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Increasing the D-mand for mushrooms with vitamin D.

Research sponsored by the Mushroom Council and some growers (see the May 2006 issue Mushroom News) shows that exposing mushrooms to ultraviolet light can make them a rich source of vitamin D by converting a naturally occurring constituent called ergosterol into nutritionally active vitamin [D.sub.2]. This discovery holds great potential for the industry because the health benefits of vitamin D are receiving increased attention by the public health community.

Mushrooms would be the only nonanimal, natural source of this vitamin in the food supply. The purpose of this article is to highlight the emerging good news about vitamin D, discuss some of the unique advantages for mushrooms and offer suggestions on how growers can begin to leverage this opportunity.


One of the most important functions of Vitamin D is to promote bone health by helping the body absorb calcium from the diet. These nutrients are important to achieve maximal bone density during childhood and early adulthood and to maintain bone strength thereafter. A diet with insufficient vitamin D and calcium can eventually lead to osteoporosis--a disease that greatly increases the risk of fractures in the elderly. The best strategy to avoid osteoporosis is to consume an adequate diet throughout life. However, these nutrients are also important for older individuals. For example, a recent study found that postmenopausal women given 400 IU of vitamin D and 1,000 mg calcium per day for seven years had significantly increased bone density compared to women given a placebo (Jackson el al. 2006).

Bone health will be an increasingly visible issue in the United States because the incidence of osteoporosis is approaching epidemic proportions. The data in Table 1 show that more than 40 million women and over 20 million men are expected to develop osteoporosis or low bone mineral density by 2020. Escalating death and disability rates associated with this trend are likely to prompt increasing awareness of the need for adequate vitamin D and calcium throughout life. The U.S. Surgeon General (U.S. Department of Health and Human Services, 2004) has already called for a concerted effort to fight this emerging public health crisis.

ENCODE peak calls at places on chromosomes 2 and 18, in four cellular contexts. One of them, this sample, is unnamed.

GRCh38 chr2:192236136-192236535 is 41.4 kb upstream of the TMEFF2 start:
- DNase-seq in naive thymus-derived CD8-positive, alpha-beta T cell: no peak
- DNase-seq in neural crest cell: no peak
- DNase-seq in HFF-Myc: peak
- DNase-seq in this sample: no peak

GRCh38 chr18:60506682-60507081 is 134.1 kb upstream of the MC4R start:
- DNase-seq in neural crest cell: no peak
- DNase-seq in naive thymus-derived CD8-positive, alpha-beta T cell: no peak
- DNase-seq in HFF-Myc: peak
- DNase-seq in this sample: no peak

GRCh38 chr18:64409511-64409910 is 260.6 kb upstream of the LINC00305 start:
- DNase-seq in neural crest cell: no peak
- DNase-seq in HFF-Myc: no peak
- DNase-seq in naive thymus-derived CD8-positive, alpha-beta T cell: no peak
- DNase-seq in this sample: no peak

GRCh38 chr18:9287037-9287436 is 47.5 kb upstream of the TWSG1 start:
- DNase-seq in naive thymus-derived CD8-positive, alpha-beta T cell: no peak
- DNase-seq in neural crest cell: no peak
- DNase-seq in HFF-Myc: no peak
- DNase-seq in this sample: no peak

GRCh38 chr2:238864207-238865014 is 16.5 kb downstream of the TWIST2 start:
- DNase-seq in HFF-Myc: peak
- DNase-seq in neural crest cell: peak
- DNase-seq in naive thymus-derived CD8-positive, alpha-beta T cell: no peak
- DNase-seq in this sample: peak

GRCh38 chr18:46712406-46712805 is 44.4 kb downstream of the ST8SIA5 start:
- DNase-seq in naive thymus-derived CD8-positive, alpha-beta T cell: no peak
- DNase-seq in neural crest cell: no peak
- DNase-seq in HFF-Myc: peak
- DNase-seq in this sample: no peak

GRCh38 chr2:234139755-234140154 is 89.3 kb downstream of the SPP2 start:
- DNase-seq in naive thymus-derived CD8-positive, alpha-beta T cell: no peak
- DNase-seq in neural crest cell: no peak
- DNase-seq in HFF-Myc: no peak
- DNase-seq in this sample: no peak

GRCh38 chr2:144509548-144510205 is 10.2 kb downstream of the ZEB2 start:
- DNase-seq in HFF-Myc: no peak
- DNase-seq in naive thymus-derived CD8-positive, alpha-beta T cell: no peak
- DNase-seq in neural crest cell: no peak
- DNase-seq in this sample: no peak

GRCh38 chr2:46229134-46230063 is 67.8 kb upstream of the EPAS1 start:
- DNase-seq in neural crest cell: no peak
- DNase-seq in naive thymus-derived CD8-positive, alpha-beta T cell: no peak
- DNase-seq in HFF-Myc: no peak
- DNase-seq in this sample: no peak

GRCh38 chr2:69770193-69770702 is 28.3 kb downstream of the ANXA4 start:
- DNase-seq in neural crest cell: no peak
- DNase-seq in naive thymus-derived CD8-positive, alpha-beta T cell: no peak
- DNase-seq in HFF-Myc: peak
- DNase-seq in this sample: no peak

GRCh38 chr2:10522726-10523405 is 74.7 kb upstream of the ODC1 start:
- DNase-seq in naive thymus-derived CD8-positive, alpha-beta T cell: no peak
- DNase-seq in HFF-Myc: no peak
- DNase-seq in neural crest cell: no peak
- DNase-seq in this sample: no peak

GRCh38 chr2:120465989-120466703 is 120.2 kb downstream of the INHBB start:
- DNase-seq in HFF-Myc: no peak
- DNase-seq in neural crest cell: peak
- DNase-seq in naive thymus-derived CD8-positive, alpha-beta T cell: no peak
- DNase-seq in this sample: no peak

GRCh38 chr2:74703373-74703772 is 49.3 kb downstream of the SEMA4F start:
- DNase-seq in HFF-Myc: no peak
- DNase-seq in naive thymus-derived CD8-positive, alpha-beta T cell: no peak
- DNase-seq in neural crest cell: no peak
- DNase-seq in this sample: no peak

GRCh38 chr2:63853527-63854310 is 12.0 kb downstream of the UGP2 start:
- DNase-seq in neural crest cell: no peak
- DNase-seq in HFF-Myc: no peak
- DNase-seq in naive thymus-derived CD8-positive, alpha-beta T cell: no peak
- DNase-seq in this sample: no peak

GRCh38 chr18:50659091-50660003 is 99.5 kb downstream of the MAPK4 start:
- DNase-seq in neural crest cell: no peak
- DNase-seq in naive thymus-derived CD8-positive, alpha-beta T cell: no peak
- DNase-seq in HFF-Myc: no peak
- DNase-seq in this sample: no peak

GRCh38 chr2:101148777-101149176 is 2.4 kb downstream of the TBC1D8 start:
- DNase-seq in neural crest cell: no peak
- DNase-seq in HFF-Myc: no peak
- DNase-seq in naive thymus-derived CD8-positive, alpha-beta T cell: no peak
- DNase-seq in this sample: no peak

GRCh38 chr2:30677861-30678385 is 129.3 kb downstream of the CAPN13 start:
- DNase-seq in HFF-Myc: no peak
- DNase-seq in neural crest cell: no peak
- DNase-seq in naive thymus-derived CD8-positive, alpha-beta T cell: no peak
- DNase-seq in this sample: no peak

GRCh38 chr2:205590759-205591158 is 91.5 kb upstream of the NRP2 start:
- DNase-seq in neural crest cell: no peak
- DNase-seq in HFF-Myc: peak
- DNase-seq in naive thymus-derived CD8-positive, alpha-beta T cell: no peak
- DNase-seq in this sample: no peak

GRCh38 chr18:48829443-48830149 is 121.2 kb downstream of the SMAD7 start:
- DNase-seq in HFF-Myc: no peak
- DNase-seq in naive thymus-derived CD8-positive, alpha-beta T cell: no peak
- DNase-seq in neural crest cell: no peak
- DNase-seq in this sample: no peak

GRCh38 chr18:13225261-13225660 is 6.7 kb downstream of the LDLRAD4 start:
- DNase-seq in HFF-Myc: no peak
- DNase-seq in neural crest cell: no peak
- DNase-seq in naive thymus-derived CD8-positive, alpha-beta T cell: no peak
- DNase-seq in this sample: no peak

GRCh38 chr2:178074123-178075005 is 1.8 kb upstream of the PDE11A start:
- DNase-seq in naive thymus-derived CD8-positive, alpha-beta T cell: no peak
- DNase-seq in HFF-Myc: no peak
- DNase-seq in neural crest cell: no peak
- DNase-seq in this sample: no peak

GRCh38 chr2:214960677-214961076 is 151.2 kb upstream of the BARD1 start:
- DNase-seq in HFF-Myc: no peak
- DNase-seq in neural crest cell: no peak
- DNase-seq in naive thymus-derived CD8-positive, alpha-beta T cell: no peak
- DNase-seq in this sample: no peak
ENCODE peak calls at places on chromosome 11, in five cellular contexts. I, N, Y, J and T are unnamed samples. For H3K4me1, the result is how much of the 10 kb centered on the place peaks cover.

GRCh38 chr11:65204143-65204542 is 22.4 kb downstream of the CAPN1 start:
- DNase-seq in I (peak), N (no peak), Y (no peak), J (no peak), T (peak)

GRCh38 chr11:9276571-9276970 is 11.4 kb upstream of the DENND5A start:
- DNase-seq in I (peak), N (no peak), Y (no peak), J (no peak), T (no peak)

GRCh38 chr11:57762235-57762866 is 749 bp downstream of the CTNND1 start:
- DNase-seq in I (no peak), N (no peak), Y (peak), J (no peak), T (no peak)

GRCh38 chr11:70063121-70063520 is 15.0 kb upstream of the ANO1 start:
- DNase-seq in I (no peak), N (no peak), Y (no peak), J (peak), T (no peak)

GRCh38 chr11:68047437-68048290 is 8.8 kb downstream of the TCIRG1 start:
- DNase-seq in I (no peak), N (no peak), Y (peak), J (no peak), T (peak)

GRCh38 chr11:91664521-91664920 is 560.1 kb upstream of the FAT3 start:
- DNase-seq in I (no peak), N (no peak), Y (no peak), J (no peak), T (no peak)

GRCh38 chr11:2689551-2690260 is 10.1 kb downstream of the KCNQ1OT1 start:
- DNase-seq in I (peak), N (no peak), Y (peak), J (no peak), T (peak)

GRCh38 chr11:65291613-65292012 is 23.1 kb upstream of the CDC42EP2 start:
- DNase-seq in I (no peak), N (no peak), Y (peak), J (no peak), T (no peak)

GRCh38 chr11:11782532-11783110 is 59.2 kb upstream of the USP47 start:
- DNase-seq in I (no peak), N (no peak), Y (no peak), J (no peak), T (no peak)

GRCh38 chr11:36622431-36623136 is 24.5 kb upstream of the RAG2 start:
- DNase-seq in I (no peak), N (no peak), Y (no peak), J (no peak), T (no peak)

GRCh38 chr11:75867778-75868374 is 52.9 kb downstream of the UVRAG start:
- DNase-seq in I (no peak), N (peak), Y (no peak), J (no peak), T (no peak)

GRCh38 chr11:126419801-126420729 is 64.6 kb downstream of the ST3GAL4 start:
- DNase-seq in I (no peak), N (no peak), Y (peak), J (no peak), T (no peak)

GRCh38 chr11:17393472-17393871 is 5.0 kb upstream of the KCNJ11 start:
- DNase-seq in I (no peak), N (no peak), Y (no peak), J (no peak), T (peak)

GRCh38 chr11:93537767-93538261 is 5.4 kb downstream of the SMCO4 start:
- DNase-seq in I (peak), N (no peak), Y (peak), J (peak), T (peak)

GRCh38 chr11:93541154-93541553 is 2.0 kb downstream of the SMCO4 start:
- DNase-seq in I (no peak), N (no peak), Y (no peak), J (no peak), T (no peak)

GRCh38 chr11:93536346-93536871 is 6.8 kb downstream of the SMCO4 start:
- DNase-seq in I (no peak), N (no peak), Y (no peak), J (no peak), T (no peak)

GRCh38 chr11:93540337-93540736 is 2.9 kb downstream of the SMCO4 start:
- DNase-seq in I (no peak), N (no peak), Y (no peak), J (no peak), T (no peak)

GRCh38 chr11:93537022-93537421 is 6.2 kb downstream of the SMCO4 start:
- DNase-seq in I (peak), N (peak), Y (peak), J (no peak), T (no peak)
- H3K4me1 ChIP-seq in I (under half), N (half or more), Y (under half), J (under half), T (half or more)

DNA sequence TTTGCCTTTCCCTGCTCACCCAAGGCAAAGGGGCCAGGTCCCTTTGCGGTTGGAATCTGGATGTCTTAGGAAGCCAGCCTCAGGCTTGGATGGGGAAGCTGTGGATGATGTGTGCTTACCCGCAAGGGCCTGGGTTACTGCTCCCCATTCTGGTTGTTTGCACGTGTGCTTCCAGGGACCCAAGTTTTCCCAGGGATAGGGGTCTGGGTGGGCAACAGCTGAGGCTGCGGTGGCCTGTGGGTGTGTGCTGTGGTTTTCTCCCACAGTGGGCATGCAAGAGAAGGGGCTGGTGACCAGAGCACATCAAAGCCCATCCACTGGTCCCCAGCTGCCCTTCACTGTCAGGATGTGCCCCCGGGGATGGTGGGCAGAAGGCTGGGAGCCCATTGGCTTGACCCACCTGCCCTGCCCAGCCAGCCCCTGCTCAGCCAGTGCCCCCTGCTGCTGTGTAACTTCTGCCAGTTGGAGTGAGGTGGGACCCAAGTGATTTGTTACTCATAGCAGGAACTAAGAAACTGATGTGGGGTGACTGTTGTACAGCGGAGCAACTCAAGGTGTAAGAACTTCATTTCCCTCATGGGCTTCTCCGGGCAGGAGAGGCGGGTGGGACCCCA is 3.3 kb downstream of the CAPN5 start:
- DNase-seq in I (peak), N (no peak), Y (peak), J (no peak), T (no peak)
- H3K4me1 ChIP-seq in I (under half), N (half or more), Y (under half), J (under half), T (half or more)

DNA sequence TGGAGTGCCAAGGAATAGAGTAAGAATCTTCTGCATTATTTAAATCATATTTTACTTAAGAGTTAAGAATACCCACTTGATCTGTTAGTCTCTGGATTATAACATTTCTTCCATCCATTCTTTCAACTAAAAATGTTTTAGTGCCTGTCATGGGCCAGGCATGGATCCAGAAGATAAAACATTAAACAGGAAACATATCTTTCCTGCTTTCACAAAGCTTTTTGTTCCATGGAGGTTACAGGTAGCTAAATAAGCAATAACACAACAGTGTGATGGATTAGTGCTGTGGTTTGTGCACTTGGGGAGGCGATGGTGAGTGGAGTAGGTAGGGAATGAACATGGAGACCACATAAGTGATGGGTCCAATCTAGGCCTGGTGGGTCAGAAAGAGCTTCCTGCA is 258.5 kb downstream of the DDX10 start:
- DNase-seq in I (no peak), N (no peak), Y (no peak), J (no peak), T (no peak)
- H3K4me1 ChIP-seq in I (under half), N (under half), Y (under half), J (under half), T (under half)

Many other benefits of vitamin D are beginning to emerge. For example, vitamin D appears to contribute to muscle strength. A recent study showed that elderly nursing home residents who took 1,000 IU of vitamin D per day for two years (after an initial dose of 10,000 IU) had fewer falls than residents given a placebo (Flicker et al. 2005). This study confirmed an earlier analysis that found vitamin D supplementation is associated with a 20 percent reduced risk of falling based on an analysis of pooled data from existing studies (Bischoff-Ferrari et al. 2004).

Other studies have shown that people who have relatively high blood levels of 25-hydroxy vitamin D (a marker of vitamin D nutritional status) have a lower incidence of breast, prostate and colon cancer compared to people with lower vitamin D status (Garland et al. 2006). Living in a sunny climate is also associated with reduced risk of these forms of cancer--possibly because vitamin D can be manufactured in the skin when exposed to sunlight. On the other hand, a recent seven-year study (Wactawski-Wende et al. 2006) did not show that postmenopausal women given 400 IU of vitamin D and 1,000 mg of calcium per day had a lower incidence of colon cancer compared to placebo-treated controls. However, the researchers who conducted this study suggested that the dose and duration of vitamin D supplementation used may not have been sufficient to cause a significant effect. The participants in this study will continue to be monitored for any longer-term benefits.